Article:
The result: The second person always hit harder than the first.
Not surprising. Tender flesh is more sensitive than your knuckles, so you do have to hit harder to have equal pain.
Recently I made a comment on a website. The author of a new book was interviewed and I made a comment:
I started wondering if [the author] was a disgruntled employee at ..., since he seemed to depart from scholarship and opted for unsubstantiated innuendo. He left me satisfied at the end [of his interview].He responded
please advise me re: scholarship and unsubstantiated innuendo, as I’ve only written a doctoral dissertation and published a lengthy volume which documents what I describe. You have apparently listened to some of a podcast interview. Now feel free to read what I’ve written, and get back to me with your counsel.He was hitting me back harder than I hit him. I then responded:
I was never, to my knowledge, gruntled as an employee, and thus cannot see how I am currently in a state of disgruntlement. Did I sound disgruntled? Was I pleased with how things ‘worked’ there? Obviously not, for reasons I give in the book. Of course, that I may or may not be a disgruntled employee entirely answers every argument I make, and clearly proves the contrary case, whatever that may be. Only gruntled persons can make true statements, for sure.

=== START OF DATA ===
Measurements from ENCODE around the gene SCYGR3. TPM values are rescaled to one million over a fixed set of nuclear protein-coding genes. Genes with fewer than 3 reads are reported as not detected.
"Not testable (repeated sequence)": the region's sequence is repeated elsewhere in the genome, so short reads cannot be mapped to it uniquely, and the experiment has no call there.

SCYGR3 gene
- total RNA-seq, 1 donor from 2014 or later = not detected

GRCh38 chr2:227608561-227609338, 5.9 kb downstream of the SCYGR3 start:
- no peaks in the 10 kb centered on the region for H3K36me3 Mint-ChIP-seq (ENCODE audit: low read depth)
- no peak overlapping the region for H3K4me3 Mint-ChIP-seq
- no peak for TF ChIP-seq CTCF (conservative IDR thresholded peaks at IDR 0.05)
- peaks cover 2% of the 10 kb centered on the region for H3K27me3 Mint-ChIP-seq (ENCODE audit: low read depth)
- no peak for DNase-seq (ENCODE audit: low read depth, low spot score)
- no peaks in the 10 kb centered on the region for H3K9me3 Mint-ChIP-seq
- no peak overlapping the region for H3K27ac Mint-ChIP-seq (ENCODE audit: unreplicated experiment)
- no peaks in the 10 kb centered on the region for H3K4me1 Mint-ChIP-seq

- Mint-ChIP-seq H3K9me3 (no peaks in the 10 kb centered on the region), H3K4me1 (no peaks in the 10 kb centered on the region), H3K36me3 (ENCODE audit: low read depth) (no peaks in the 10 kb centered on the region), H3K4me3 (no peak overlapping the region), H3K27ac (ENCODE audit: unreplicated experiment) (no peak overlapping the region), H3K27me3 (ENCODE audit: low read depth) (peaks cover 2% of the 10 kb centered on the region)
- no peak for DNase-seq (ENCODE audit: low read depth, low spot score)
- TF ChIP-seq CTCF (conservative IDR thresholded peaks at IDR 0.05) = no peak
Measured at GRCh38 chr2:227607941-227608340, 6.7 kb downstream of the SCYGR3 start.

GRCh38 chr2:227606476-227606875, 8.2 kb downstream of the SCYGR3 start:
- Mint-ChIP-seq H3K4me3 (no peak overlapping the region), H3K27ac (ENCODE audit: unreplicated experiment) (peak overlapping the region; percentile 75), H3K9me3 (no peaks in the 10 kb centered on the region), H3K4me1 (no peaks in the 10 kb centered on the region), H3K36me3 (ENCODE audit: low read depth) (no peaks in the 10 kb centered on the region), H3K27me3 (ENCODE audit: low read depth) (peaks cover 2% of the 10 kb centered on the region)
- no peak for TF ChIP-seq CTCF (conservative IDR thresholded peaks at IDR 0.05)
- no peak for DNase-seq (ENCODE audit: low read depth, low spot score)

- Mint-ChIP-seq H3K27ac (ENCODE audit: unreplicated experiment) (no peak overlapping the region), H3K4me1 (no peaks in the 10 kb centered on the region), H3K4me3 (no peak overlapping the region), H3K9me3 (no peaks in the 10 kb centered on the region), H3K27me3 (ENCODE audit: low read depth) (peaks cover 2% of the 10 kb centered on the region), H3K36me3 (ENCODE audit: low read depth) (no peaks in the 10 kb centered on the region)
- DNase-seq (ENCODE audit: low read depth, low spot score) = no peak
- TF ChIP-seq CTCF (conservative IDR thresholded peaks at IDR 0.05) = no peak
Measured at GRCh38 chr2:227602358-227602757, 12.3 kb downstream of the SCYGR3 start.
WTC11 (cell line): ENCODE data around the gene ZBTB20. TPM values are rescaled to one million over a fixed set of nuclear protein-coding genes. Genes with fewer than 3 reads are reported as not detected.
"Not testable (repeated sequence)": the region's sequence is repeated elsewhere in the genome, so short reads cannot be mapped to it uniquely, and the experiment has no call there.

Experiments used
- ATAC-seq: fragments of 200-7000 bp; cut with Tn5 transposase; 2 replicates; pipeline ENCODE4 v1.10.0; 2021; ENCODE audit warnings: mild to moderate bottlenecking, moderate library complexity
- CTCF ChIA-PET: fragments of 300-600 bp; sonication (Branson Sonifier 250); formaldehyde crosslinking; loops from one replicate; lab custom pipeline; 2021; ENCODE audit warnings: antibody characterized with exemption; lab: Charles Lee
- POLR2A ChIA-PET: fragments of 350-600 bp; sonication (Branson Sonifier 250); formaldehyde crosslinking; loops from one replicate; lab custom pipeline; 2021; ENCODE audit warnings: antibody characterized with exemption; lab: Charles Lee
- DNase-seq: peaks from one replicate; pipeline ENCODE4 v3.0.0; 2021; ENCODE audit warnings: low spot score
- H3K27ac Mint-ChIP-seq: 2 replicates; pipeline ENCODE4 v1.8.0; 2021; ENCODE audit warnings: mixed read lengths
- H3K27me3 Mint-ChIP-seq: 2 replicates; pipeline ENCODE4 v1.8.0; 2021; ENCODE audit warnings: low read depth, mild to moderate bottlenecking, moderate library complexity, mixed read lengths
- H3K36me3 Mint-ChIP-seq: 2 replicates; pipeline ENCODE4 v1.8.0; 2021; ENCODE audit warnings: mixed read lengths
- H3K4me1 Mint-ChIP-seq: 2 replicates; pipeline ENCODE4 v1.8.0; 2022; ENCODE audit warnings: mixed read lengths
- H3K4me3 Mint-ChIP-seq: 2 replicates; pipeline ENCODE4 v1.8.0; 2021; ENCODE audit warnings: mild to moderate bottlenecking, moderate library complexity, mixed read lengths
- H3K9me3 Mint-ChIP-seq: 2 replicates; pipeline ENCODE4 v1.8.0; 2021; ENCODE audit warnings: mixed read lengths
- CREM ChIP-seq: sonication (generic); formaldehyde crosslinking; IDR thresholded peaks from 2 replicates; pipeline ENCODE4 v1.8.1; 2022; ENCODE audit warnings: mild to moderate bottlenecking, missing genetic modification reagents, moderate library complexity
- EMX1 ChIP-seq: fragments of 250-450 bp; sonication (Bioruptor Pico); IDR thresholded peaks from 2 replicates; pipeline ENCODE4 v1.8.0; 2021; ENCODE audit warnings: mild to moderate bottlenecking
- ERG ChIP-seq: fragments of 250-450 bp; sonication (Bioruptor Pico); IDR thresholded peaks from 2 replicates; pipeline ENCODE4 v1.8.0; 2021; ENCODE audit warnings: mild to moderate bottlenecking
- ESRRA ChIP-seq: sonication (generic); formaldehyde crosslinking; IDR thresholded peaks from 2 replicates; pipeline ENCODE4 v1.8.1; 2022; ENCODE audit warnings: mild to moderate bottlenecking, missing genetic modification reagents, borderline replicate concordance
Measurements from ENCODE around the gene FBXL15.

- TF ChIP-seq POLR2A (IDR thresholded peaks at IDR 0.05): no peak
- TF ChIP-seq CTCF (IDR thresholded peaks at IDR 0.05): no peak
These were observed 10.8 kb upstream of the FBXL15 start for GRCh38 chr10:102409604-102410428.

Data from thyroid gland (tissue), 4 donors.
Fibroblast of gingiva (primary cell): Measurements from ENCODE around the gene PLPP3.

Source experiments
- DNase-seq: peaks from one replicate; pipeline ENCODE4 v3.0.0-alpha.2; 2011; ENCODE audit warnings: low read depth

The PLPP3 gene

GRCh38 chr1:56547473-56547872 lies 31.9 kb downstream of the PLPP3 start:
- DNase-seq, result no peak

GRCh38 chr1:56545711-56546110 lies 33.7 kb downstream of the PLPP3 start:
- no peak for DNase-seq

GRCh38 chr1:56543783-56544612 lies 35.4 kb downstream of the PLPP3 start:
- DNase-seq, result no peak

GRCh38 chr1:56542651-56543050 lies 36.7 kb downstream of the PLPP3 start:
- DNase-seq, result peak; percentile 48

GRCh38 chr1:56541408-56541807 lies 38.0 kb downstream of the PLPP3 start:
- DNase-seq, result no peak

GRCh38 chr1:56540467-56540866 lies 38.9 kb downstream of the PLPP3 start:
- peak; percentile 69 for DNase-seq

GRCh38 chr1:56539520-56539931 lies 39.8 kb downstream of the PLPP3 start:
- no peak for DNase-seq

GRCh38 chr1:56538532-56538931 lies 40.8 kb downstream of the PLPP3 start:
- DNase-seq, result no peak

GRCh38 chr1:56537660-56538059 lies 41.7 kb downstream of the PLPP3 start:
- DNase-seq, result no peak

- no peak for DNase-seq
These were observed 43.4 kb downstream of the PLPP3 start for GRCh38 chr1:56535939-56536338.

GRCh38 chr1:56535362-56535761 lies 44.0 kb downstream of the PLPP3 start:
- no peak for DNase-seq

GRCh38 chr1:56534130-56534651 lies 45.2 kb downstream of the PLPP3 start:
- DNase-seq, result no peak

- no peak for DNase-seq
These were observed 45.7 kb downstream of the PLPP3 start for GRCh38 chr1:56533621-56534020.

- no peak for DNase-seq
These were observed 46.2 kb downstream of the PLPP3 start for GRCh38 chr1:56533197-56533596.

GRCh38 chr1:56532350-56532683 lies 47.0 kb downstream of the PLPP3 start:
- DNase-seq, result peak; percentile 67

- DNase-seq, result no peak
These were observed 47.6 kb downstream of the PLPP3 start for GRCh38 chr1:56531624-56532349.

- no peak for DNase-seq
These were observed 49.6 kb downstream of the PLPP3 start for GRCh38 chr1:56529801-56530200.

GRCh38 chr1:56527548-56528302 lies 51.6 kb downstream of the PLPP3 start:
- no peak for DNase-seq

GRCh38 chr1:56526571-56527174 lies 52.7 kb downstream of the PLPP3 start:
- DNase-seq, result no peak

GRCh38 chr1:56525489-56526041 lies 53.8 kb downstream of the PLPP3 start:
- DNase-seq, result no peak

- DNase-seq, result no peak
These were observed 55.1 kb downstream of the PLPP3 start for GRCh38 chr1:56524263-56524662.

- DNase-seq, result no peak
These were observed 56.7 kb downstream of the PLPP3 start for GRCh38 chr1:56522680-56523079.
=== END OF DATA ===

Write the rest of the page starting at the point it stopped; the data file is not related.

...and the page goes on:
I owe you a read of your book or dissertation (is it available?). My apologies for the use of a poorly selected word “disgruntled”. I was only responding to your language where you seemed to communicate dissatisfaction with your experienceDid I take the easy way out of a good Internet flame war?
His final response answers this question:
No problem, I am sorry I reacted rather prickly. There’s such a loss in communication when we don’t have the voice to attend to the words. I actually made a few jokes about being ‘gruntled’ in the book, as I was expecting the term to be thrown at me. The links to both volumes can be found on the first page of the interview.